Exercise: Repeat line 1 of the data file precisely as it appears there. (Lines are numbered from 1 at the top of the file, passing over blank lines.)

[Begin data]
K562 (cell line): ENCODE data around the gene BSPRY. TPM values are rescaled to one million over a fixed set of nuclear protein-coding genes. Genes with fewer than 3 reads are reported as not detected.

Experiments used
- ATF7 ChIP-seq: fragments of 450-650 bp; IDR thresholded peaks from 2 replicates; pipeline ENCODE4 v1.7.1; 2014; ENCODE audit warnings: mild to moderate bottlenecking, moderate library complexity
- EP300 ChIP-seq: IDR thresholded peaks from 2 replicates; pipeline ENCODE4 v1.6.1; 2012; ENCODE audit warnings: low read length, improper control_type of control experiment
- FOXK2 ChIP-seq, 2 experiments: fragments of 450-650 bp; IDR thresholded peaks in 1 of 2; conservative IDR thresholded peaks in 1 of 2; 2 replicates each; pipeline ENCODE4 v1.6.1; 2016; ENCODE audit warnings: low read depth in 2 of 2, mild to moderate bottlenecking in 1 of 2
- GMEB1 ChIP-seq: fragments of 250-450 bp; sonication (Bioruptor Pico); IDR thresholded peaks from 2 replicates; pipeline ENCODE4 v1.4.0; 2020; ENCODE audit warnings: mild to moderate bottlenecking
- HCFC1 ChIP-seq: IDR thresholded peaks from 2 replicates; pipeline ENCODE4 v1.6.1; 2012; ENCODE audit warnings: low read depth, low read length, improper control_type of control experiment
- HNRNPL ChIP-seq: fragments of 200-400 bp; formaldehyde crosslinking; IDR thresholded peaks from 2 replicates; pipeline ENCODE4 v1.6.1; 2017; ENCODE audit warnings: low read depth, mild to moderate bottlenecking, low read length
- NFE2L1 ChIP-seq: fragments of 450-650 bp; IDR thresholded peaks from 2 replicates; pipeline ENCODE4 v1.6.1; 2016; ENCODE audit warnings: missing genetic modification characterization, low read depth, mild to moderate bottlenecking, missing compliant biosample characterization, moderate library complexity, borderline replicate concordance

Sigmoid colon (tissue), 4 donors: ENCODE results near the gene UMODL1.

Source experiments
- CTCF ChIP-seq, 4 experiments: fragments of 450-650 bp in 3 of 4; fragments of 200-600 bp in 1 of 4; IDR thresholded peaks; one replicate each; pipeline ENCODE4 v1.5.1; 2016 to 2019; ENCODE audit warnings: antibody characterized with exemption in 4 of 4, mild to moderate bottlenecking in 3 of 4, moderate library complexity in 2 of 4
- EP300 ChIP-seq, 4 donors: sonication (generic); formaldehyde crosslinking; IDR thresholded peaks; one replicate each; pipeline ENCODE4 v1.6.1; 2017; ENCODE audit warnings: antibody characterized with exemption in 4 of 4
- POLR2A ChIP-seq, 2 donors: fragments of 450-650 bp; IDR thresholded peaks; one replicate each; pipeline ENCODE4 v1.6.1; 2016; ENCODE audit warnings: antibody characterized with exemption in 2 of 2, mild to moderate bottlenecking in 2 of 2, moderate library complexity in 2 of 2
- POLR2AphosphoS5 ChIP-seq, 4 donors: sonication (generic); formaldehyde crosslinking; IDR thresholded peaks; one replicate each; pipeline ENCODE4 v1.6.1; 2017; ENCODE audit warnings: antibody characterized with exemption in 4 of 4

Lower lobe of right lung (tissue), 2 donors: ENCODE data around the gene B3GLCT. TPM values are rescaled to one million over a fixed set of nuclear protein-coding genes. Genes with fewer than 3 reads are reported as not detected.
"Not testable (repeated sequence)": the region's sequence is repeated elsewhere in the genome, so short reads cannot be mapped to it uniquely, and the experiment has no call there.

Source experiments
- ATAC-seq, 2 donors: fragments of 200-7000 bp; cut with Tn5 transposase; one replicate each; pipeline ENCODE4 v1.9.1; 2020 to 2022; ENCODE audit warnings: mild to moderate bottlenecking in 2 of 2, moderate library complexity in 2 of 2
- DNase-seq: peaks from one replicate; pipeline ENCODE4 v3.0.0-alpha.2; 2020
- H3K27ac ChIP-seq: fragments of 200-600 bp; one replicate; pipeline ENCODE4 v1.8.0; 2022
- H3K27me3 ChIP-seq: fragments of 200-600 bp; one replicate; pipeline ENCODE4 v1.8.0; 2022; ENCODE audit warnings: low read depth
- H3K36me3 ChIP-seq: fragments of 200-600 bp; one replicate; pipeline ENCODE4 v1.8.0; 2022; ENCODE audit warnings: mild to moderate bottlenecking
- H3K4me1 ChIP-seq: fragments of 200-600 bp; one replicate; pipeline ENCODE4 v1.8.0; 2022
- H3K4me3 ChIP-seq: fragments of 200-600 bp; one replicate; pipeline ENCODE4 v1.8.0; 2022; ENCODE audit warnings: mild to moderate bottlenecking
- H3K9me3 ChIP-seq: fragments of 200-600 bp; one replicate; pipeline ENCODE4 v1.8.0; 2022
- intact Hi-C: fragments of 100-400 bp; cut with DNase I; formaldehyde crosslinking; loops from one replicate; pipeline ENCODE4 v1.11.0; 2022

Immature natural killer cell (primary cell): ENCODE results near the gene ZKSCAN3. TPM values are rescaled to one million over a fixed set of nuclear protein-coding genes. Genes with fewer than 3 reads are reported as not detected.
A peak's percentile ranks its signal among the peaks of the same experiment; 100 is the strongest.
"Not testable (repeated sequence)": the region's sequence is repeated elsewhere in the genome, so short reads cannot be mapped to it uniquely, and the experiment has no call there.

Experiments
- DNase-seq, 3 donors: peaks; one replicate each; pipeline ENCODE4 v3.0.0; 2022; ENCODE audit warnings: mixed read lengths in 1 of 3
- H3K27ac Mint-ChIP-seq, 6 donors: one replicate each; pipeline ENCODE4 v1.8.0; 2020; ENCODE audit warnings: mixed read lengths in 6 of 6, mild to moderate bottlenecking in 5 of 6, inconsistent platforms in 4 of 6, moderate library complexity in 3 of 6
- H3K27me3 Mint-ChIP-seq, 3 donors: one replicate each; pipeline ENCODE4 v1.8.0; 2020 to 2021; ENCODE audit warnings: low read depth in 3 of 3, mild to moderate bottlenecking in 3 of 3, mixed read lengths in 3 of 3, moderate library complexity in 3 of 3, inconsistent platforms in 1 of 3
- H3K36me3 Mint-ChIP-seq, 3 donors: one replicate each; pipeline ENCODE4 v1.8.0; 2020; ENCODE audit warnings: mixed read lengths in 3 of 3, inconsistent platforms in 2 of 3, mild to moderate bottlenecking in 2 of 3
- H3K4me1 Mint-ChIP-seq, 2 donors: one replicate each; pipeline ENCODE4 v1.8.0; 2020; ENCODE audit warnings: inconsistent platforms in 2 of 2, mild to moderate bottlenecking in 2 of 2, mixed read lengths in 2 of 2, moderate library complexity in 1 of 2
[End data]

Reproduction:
K562 (cell line): ENCODE data around the gene BSPRY. TPM values are rescaled to one million over a fixed set of nuclear protein-coding genes. Genes with fewer than 3 reads are reported as not detected.